@Aleks LINQ is trying to do an outer apply instead of a join. When you write an outer apply you normally take some of the output returned by function 1 and use it as input to function 2. Since you are passing values that do not come from function 1 LINQ complains that it doesn't know how to write the outer apply.

  4. Corey

    • 2018/5/12

    "The query attempted to call 'OuterApply' over a nested query, but 'OuterApply' did not have the appropriate keys." My linq statement looks like this:

  5. Peterson

    • 2021/8/24

    What is Left Join in Linq? The left join or left outer join is a join in which each data from the first data source is going to be returned irrespective of whether it has any correlated data present in the second data source or not. Please have a look at the following diagram which shows the graphical representation of Left Outer Join.

  6. Nico

    • 2019/4/28

    the query attempted call 'outer apply' on nested query, 'outerapply' did not have appropriate keys. this query:

  7. Harold

    • 2016/3/8

    The query attempted to call 'Outer Apply' over a nested query, but 'OuterApply' did not have the appropriate keys. Esta es mi consulta: var ingredientAllergenData = (from ings in db.fnListIngredientsFromItem (productId, (short)itemType, productId) join ingAllergens in db.fnListAllergensFromItems (productId.ToString (CultureInfo.InvariantCulture), (short)itemType, currentLang) on ings.id equals ingAllergens.ingredientId into ingAllergensData from allergens in ingAllergensData.DefaultIfEmpty

  8. Zaire

    • 2016/11/12

    LINQ left outer join query error: OuterApply did not have the appropriate keys. Virgil1972. Sep 25th 2021, 3:22 am. Never. You are currently not logged in, 

  9. Sinani

    • 2018/2/5

    SQL full outer join returns: all rows in the left table table_A. all rows in the right table table_B. and all matching rows in both tables. Some database management systems do not support SQL full outer join syntax e.g., MySQL. Because SQL full outer join returns a result set that is a combined result of both SQL left join and SQL right join.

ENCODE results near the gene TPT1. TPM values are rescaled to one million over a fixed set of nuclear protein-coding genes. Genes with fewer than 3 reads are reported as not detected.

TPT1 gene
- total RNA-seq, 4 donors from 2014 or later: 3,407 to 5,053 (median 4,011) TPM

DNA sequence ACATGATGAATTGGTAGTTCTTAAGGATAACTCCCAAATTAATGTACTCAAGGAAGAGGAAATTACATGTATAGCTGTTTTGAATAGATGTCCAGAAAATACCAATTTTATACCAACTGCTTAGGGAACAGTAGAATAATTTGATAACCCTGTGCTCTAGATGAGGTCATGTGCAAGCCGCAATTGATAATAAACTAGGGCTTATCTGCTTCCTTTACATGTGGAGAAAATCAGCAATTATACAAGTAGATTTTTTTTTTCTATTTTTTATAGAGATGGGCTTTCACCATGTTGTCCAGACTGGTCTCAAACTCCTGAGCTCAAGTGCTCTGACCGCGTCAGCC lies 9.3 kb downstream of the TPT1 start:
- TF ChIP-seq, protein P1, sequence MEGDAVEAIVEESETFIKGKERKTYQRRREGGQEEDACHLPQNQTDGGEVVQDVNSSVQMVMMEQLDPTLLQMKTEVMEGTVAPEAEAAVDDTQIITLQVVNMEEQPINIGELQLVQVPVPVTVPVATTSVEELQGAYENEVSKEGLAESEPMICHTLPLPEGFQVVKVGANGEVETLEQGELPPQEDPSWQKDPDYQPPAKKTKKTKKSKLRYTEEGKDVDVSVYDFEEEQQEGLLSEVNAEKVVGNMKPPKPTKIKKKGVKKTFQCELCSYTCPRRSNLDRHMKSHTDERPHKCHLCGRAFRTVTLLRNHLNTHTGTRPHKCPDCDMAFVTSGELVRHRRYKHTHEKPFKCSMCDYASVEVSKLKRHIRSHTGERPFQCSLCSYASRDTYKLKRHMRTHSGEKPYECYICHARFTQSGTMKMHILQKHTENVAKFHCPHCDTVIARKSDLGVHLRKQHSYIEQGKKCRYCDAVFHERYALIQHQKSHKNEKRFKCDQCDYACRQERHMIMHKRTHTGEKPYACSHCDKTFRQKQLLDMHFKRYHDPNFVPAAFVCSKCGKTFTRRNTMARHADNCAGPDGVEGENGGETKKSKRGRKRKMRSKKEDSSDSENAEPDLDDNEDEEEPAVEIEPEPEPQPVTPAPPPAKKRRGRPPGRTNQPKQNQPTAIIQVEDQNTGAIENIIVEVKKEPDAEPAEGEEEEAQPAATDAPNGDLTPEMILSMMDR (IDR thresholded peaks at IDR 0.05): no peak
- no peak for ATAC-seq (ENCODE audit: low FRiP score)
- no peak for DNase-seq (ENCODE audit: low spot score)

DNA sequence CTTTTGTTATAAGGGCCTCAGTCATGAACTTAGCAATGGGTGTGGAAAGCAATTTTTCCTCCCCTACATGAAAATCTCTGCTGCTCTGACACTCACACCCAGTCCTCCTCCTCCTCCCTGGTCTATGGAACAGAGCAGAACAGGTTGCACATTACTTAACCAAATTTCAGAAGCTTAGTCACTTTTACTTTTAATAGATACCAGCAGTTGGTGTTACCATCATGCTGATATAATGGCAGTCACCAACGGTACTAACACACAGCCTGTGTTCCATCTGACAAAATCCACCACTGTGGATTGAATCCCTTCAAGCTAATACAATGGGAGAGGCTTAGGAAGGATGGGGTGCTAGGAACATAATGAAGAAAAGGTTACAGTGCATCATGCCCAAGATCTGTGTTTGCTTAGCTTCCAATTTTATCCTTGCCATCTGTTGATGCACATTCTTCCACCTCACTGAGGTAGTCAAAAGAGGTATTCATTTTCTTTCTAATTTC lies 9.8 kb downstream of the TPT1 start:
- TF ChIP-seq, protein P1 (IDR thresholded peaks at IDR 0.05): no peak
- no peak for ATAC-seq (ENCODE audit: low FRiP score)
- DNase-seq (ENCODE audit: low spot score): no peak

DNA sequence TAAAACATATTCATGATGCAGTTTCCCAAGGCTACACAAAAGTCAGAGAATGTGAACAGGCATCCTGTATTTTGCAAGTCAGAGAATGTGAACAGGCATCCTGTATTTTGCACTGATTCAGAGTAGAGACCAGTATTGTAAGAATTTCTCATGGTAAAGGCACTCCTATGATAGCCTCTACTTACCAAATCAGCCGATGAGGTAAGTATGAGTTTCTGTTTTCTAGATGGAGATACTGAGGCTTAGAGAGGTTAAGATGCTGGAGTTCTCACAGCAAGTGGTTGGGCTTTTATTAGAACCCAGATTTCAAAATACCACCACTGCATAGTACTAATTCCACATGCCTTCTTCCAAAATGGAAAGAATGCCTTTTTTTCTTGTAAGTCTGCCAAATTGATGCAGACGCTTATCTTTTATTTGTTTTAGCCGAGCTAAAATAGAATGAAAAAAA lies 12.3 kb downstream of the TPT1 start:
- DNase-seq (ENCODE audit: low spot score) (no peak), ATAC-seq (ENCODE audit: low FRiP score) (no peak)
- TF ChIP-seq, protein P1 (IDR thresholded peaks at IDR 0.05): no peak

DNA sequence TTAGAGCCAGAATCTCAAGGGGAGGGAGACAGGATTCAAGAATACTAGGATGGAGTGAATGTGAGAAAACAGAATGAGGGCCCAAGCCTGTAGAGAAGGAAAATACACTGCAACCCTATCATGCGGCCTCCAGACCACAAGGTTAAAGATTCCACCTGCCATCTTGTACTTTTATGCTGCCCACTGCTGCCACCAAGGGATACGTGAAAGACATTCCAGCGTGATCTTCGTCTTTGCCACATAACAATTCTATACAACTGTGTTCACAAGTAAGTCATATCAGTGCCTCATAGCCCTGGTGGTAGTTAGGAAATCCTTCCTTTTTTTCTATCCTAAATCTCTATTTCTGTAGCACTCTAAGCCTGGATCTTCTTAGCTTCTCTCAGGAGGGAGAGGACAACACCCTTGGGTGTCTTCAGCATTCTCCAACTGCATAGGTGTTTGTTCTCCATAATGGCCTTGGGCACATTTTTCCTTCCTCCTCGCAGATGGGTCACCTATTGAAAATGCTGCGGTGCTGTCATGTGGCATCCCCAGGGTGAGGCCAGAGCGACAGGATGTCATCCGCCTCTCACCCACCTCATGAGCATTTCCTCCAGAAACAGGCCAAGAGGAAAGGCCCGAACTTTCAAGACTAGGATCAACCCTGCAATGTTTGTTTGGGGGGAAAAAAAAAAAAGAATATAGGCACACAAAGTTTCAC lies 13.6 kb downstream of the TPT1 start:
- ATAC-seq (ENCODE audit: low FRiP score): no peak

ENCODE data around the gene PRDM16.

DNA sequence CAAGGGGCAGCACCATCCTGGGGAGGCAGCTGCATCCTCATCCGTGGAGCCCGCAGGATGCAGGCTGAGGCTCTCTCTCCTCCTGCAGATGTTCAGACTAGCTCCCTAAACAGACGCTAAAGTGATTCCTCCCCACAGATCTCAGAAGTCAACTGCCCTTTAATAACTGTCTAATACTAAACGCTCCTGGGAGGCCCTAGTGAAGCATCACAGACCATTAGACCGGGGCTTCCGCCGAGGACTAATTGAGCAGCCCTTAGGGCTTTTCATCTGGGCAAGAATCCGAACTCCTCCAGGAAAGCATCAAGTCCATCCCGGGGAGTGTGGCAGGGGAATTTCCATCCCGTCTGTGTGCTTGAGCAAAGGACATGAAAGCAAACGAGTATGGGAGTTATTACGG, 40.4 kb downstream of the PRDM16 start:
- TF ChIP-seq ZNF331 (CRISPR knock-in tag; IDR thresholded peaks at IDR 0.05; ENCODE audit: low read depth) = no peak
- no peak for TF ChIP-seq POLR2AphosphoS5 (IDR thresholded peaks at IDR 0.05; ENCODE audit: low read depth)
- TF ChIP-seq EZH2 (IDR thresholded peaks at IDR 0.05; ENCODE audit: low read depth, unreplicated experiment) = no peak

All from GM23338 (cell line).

10. Brady

    • 2016/4/1

    Creating this query with LINQ to Entities is also relatively easy. an OUTER APPLY , which gave me some NULL logon names (not all Person 

  11. Brown

    • 2021/2/24

    In the previous examples, we explored the SQL Left Outer Join, and the SQL Right Outer Join with different examples. We can do a Union of the result of both SQL Left Outer Join and SQL Right Outer Join. It gives the output of SQL Full Outer Join. Execute the following query as an alternative to SQL Full Outer Join.

  12. Benedetti

    • 2015/3/20

    Not all LINQ operators have suitable translations on the server side. While the LINQ Join has outer and inner key selectors, 

  13. Foster

    • 2016/12/20

    In SQL the FULL OUTER JOIN combines the results of both left and right outer joins and returns all (matched or unmatched) rows from the tables on both sides of the join clause. Syntax: SELECT * FROM table1 FULL OUTER JOIN table2 ON table1.column_name=table2.column_name; Syntax diagram - FULL OUTER JOIN. Example: SQL FULL OUTER JOIN

  14. Galli

    • 2020/11/18

    Finally to left outer join with where clauses, i have detected you can still I need not solve later in LinQ Query which of using Join of table activity.

  15. Permeti

    • 2019/12/31

    RIGHT JOIN Employees ON Orders.EmployeeID = Employees.EmployeeID. ORDER BY Orders.OrderID; Try it Yourself ». Note: The RIGHT JOIN keyword returns all records from the right table (Employees), even if there are no matches in the left table (Orders). Previous Next .

  16. Joaquin

    • 2016/7/14

    The APPLY operator allows you to join two table expressions; the right table expression is processed every time for each row from the left 

  17. Bellini

    • 2020/8/19

    In this tip I will show you how I resolve a problem I have faced Below is a simple left outer join query to help us understand the 

  18. Simon

    • 2017/1/13

    So when INNER JOIN and LEFT/RIGHT OUTER JOIN are ANSI Standard and LINQ allowed you to compose a query once and have it work against any